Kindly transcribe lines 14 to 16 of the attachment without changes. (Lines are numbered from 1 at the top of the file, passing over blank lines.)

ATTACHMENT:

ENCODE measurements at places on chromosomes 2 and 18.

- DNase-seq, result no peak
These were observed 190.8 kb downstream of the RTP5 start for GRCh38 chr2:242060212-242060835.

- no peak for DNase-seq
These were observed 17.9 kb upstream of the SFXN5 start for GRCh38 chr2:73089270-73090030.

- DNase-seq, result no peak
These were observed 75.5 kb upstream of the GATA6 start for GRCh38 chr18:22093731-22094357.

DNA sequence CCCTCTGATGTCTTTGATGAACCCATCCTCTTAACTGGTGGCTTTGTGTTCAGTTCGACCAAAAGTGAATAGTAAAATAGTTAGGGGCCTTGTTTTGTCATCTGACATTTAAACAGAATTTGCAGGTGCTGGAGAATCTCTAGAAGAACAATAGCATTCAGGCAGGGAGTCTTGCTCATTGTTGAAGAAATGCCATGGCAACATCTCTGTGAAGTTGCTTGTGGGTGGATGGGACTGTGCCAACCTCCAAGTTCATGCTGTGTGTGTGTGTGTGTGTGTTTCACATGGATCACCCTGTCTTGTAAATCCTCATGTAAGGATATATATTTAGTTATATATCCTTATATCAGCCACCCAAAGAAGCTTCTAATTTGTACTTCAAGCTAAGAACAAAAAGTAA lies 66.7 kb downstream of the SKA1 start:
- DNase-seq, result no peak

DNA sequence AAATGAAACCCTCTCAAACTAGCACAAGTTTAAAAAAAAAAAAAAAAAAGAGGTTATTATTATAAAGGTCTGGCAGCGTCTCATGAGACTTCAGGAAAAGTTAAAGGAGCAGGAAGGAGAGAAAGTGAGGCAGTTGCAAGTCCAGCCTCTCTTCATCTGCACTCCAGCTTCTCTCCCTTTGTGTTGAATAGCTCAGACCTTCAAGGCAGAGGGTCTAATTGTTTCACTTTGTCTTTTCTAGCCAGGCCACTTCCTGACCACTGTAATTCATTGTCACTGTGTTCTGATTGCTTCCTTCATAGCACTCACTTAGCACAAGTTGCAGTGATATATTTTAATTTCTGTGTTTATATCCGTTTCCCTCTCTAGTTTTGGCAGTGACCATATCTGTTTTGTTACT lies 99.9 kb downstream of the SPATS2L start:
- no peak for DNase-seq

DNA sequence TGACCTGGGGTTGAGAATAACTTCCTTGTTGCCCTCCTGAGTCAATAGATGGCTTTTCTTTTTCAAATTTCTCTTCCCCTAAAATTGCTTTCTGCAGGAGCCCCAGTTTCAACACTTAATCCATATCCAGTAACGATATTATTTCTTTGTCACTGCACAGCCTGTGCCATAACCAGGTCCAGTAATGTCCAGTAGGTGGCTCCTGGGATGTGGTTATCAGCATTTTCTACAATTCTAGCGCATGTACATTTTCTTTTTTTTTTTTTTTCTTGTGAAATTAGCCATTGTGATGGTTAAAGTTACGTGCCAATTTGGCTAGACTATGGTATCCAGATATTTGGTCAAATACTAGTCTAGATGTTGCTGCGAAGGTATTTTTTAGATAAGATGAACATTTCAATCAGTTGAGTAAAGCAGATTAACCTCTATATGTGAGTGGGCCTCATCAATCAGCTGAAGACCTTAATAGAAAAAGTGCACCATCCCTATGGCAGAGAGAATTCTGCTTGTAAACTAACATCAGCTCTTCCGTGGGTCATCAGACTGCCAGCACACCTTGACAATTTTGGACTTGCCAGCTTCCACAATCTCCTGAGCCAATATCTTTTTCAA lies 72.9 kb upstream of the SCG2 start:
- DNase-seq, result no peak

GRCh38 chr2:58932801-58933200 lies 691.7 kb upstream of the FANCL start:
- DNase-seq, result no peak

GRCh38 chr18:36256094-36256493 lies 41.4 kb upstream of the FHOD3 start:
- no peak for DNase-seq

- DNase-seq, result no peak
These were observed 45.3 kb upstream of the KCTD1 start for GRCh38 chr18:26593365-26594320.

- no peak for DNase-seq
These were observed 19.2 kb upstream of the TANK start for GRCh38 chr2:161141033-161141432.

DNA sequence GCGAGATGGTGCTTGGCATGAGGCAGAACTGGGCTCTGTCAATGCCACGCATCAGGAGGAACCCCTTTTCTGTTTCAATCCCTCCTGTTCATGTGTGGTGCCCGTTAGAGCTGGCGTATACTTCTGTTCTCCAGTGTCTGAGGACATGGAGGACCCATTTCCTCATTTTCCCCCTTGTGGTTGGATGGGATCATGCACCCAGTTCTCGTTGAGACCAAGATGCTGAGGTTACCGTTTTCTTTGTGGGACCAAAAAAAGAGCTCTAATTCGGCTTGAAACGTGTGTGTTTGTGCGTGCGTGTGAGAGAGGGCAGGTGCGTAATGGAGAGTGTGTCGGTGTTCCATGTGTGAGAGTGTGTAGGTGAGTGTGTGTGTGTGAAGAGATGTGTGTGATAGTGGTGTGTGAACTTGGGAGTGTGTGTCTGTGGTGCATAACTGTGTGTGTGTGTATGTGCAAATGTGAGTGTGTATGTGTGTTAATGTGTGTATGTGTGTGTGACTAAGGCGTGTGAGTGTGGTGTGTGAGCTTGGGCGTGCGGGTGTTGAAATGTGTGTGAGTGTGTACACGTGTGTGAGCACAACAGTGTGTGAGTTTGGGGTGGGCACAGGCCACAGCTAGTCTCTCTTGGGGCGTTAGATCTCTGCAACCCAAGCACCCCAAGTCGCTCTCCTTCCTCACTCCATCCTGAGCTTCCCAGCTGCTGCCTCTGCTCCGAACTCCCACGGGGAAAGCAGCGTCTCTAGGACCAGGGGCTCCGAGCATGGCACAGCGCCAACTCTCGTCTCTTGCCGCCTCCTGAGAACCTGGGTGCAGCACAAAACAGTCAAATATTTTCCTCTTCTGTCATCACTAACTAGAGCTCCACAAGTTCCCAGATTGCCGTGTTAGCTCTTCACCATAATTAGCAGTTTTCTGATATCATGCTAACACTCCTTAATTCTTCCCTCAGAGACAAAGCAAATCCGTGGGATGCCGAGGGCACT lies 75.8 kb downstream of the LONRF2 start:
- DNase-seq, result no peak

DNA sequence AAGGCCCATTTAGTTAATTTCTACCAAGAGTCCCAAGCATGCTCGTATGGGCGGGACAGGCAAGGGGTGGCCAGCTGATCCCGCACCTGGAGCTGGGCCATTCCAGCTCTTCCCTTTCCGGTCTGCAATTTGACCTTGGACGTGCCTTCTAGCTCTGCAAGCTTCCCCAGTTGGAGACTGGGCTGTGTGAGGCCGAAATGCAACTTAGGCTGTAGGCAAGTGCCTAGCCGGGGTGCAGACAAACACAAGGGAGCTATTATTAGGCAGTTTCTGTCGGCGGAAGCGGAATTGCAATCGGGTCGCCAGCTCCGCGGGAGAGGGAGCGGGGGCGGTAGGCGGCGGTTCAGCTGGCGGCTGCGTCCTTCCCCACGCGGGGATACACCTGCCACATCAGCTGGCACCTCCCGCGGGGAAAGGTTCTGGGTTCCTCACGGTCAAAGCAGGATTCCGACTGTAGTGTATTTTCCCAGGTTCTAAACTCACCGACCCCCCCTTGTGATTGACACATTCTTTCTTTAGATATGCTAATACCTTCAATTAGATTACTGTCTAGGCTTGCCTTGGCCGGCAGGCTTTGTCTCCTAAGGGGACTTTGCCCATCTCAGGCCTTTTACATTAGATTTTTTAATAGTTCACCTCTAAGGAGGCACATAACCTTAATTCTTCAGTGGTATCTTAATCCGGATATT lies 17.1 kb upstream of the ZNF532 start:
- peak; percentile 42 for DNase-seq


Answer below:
GRCh38 chr2:58932801-58933200 lies 691.7 kb upstream of the FANCL start:
- DNase-seq, result no peak

GRCh38 chr18:36256094-36256493 lies 41.4 kb upstream of the FHOD3 start: